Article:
Public housing is a major part of “traditional permanent housing programs.” It is in crisis, facing privatization schemes that will lead to more evictions. NYC Housing Authority eviction cases are in the multiple tens of thousands per year, according to City Limits magazine, and even higher in buildings under private management through the Rental Assistance Demonstration (RAD) program. City Limits reported August 23 that just 20% of NYCHA applicants for rental assistance have been processed to date.
NYCHA residents are fighting back, not only against eviction, but also to win resident management of NYCHA buildings, and to get public funding for needed repairs and conversions to green energy. They oppose privatization schemes like RAD and the so-called “Blueprint for Change.” (RAD is a national program to put public housing under private management; the Blueprint is a plan to put all NYCHA residents on Section 8 vouchers instead of Section 9 leases.) Both schemes would devastate public housing residents’ access to legal protections in exchange for shoddy cosmetic repairs. This has already happened in properties that have been converted to RAD. Some residents accept RAD because they desperately need real repairs to plumbing, heating, crumbling and moldy walls, broken elevators, etc. The NYCHA workers’ union sees privatization as a union-busting effort, introducing outsourced labor.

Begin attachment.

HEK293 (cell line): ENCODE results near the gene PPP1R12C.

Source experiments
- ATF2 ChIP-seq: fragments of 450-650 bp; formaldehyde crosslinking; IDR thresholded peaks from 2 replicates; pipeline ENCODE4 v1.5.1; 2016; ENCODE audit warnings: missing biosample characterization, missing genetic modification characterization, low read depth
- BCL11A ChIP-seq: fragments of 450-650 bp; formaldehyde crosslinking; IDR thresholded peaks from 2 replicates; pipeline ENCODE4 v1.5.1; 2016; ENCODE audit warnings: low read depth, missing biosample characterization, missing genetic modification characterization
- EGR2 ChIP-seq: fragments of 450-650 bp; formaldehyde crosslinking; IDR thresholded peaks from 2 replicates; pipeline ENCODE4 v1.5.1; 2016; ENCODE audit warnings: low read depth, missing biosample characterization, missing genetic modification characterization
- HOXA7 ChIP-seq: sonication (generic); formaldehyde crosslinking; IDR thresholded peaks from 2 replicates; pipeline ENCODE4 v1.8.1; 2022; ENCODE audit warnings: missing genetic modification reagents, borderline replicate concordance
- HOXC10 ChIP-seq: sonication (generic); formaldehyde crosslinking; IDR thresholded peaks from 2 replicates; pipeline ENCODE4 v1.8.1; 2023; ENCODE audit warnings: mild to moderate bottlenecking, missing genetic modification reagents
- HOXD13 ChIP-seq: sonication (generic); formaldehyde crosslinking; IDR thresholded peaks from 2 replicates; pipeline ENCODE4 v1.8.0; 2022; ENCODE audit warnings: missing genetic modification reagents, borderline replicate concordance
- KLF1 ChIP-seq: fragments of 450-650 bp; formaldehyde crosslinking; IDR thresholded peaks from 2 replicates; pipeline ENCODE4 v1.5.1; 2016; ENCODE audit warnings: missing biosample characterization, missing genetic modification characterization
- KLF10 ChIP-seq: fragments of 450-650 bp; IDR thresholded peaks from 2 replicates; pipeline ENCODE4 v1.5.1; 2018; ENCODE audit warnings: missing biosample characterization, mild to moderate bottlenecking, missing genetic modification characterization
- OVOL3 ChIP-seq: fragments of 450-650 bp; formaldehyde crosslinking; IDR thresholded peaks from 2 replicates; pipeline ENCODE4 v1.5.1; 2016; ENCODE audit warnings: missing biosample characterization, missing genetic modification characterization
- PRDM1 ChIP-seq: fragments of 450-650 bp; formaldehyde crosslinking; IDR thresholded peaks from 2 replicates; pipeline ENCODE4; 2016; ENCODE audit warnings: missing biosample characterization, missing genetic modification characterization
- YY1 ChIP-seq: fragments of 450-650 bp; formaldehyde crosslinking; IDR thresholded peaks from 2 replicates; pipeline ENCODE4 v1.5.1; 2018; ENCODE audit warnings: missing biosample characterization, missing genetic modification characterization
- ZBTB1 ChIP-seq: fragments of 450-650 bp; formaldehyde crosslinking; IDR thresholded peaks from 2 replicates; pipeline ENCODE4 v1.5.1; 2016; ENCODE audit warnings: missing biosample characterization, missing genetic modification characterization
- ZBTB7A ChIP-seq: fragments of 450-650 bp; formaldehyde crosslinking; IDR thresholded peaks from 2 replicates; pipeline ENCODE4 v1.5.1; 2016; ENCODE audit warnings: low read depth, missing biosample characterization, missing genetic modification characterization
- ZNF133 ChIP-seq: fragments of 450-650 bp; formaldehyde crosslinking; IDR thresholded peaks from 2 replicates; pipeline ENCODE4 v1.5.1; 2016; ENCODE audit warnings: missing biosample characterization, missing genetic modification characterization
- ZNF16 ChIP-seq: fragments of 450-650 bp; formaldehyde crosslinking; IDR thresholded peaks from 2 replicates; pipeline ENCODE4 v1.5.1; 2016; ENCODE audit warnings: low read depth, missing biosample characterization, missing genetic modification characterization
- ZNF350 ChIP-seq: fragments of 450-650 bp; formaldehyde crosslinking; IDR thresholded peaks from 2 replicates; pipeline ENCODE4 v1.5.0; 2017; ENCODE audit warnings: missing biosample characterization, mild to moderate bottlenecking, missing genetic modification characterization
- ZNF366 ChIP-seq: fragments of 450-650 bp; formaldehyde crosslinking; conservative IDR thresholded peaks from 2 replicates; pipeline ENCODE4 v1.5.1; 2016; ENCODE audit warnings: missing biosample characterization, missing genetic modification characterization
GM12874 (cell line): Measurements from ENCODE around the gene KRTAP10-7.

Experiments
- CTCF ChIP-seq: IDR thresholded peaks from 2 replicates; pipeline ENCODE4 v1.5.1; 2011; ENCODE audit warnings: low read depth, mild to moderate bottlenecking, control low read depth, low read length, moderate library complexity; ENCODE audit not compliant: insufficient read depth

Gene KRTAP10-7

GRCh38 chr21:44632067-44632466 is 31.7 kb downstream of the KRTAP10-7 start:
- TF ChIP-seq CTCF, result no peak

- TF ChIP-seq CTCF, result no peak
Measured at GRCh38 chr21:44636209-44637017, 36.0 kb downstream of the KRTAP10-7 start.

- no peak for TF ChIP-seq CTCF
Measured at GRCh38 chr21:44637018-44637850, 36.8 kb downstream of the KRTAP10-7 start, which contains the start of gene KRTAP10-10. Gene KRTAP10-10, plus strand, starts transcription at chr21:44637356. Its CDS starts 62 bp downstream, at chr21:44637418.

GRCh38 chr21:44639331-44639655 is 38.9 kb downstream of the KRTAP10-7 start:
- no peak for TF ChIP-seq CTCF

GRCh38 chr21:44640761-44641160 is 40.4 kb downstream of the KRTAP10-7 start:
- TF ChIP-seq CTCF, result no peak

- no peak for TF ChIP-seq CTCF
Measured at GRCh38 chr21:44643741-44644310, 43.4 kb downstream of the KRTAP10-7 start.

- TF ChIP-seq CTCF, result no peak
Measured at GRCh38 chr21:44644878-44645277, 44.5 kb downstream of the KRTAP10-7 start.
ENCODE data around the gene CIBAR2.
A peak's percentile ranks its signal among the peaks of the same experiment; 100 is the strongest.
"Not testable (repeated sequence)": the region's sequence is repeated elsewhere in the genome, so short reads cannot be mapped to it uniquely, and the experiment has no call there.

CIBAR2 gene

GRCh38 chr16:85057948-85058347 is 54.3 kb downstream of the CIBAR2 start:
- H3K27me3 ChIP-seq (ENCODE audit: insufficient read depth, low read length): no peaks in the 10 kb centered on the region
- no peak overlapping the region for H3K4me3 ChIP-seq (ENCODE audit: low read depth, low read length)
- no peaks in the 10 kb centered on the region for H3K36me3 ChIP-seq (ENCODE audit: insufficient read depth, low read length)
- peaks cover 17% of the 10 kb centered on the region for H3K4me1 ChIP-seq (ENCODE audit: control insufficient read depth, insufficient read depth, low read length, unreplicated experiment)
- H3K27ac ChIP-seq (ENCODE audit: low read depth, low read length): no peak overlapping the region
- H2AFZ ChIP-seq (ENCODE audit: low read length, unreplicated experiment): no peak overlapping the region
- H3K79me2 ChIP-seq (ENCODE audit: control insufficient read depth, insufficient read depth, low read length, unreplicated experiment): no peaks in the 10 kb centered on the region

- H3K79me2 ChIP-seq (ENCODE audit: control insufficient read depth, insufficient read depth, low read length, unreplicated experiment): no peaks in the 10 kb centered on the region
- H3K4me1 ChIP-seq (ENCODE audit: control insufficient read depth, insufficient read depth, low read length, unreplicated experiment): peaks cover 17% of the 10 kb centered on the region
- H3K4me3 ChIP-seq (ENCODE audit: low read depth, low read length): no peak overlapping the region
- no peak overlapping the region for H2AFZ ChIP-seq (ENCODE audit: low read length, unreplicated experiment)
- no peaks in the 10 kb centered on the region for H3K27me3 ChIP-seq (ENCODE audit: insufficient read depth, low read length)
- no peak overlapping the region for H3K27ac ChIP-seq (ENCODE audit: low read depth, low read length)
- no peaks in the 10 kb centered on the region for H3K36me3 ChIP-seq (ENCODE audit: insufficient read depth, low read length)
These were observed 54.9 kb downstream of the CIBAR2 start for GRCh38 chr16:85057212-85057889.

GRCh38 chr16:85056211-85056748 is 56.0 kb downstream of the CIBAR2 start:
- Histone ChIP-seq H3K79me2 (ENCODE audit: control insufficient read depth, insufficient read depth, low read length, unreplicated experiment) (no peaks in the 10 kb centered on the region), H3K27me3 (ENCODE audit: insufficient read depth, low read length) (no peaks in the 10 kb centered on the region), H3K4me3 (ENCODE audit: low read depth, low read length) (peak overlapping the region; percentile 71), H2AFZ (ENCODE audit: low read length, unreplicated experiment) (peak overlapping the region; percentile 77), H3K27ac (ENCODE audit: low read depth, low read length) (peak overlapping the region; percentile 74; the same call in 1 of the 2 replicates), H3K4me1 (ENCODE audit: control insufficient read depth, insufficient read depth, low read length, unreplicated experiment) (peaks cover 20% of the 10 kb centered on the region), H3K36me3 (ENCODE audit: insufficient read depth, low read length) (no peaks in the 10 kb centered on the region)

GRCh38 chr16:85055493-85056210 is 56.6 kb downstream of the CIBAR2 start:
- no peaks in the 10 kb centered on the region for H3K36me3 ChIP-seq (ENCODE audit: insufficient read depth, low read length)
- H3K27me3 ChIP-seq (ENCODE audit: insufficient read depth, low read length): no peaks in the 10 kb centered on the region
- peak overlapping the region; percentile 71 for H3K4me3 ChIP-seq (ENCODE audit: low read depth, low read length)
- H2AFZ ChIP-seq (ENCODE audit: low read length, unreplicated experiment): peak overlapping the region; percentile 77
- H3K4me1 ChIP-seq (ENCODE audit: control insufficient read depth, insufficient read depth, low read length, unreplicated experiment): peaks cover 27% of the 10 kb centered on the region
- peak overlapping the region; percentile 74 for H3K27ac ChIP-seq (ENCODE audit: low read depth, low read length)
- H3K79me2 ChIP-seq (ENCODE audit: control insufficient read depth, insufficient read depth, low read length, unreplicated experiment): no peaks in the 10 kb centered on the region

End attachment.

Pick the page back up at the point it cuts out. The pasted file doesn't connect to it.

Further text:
NYCHA tenants in many groups are organizing against privatization by signing petitions, staging rallies, filing a class action lawsuit, and threatening a rent strike in September. They want a fully-funded and fully-public NYCHA; and jobs for public housing residents to do the repairs and conversion; and a repeal of the Faircloth Amendment that blocks any increase in public housing.
A resolution before the NYC DSA Convention (September 25) proposes a cohesive coalition of all tenant groups in the city around the slogan “Housing is a Human Right.” It’s part of a national movement whose moment has arrived. As Cori Bush said, “Our government has allowed this crisis to continue and worsen for too long… It is our duty to make people’s lives better. Ending this crisis requires a comprehensive approach. We all have a role to play.”